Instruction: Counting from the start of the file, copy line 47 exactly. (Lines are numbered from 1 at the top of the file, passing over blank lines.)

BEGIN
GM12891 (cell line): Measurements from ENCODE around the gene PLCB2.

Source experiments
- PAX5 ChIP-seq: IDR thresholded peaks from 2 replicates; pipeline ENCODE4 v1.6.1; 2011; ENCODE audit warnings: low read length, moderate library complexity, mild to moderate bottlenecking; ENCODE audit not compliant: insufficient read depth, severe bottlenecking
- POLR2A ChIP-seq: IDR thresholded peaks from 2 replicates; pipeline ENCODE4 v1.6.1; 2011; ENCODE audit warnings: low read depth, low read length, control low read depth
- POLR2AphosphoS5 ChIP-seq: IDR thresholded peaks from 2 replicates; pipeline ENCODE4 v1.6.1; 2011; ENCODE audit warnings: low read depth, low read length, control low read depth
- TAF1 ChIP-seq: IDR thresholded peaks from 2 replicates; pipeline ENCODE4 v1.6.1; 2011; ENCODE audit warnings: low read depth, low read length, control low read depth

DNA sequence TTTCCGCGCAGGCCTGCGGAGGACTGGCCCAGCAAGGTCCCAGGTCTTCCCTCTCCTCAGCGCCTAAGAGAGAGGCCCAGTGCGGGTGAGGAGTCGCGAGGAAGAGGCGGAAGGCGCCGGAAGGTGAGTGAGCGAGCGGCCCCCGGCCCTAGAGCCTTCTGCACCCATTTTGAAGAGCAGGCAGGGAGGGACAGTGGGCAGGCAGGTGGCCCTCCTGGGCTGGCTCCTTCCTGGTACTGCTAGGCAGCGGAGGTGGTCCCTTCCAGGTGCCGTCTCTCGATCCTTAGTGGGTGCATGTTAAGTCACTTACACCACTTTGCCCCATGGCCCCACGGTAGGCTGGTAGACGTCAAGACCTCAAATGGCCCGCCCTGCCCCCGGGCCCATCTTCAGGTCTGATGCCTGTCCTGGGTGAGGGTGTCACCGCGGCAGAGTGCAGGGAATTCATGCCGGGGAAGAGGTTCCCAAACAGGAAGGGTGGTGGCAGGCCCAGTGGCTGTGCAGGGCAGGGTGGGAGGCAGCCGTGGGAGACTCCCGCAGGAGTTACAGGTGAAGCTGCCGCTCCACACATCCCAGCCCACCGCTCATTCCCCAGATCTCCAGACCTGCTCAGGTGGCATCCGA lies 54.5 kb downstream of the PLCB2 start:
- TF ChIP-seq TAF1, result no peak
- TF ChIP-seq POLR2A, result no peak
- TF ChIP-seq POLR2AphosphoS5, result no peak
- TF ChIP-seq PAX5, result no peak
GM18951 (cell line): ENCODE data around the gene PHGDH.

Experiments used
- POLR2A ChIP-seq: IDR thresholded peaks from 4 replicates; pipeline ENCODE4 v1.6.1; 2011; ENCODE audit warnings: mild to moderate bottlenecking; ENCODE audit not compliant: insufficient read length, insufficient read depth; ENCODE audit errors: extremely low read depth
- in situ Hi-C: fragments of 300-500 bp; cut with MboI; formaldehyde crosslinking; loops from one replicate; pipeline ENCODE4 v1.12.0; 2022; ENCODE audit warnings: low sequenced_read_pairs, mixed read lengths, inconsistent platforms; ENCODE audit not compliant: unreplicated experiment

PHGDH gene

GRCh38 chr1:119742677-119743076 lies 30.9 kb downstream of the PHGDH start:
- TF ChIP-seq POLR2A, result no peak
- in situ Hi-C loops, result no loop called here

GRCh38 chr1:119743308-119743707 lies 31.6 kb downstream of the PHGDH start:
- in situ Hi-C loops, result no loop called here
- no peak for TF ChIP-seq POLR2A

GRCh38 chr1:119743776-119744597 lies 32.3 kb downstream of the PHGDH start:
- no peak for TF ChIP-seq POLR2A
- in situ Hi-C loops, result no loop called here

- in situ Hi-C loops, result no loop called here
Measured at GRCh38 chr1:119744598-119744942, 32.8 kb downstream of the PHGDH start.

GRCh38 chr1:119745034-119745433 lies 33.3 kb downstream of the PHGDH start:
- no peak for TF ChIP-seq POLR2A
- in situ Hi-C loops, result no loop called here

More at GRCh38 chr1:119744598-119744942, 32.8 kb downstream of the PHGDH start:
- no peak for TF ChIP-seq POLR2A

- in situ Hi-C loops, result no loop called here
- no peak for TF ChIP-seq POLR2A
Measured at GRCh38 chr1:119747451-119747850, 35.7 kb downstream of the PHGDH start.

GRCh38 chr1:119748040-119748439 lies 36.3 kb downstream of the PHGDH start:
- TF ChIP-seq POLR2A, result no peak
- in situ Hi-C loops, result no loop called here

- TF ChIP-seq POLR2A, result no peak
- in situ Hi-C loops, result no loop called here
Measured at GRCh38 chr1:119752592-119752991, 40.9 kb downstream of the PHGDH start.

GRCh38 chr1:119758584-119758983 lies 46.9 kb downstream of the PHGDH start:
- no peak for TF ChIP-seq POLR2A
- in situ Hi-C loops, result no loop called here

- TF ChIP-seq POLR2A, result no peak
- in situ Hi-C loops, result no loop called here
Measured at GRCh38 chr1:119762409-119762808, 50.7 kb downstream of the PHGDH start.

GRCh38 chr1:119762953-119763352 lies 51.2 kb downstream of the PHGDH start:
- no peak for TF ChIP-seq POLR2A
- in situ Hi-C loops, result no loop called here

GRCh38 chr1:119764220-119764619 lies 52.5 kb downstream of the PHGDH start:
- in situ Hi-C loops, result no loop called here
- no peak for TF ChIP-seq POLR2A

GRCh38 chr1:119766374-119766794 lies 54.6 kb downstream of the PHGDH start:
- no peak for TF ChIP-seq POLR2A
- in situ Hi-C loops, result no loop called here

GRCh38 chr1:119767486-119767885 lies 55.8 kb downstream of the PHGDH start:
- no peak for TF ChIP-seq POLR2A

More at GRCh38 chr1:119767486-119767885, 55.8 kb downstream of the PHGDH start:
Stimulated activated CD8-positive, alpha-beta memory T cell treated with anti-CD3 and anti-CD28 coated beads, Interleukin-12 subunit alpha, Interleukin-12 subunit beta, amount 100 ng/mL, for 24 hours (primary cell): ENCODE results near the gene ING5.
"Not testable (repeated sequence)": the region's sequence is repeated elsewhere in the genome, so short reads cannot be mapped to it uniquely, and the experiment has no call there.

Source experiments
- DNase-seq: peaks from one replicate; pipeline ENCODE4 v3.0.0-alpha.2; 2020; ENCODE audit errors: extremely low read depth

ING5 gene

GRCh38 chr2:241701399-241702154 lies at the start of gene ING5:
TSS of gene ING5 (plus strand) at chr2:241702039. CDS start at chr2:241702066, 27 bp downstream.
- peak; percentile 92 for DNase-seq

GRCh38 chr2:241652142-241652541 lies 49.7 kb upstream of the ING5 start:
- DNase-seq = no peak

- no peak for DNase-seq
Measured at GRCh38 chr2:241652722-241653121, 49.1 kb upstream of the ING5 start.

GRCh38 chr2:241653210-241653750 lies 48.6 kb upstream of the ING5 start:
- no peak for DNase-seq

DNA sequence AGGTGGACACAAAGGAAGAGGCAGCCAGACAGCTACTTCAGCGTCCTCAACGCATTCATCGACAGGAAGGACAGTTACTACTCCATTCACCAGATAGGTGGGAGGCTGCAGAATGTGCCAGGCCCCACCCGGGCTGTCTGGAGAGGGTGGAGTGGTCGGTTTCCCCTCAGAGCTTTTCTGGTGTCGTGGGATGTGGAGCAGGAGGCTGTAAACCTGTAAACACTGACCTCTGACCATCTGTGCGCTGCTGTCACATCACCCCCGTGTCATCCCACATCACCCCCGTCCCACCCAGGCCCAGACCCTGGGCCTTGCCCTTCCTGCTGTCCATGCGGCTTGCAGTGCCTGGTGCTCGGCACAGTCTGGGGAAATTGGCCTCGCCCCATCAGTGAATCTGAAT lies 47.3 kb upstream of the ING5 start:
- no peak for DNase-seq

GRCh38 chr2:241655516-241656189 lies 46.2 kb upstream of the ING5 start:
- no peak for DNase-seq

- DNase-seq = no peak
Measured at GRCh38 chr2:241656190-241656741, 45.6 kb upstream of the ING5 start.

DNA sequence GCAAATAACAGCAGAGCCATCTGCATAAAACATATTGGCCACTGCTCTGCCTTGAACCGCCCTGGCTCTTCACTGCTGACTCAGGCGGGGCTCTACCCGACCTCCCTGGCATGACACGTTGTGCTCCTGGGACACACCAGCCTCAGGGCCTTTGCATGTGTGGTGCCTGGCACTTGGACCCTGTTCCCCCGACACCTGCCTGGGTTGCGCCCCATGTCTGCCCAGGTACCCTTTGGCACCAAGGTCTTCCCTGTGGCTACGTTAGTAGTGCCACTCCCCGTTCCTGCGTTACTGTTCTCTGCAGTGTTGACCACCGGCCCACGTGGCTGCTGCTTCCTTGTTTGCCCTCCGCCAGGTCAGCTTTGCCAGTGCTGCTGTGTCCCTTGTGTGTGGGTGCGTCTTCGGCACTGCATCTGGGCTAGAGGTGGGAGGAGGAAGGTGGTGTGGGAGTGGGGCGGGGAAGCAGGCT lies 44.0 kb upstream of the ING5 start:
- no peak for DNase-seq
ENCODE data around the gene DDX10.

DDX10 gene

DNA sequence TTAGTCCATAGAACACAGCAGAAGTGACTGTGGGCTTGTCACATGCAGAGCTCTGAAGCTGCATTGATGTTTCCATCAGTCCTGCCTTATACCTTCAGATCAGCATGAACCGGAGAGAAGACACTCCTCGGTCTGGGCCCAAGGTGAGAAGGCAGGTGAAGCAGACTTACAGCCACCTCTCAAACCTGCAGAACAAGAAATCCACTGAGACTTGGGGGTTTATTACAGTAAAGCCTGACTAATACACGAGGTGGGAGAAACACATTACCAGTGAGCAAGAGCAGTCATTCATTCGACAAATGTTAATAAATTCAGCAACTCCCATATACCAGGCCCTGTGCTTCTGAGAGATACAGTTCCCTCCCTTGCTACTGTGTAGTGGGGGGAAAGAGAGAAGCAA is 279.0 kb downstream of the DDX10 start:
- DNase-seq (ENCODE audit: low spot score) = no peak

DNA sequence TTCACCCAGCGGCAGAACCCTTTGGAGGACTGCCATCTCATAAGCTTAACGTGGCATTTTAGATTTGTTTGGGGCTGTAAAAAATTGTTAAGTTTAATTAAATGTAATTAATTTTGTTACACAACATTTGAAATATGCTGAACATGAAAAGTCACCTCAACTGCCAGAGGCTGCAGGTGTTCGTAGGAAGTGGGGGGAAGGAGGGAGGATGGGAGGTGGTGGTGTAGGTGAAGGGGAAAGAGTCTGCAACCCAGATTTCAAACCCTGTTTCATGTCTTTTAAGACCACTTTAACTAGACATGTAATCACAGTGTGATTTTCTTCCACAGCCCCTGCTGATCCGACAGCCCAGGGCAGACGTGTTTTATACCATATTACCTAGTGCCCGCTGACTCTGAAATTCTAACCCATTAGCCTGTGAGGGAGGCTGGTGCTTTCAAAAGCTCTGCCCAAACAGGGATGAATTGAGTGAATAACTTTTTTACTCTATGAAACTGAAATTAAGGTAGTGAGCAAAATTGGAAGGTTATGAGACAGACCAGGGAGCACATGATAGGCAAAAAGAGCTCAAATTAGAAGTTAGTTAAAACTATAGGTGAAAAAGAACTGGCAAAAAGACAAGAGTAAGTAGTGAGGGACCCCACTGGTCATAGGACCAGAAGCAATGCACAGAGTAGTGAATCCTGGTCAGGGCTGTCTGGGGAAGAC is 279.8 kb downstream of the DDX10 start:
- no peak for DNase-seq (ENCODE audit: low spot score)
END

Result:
Measured at GRCh38 chr1:119762409-119762808, 50.7 kb downstream of the PHGDH start.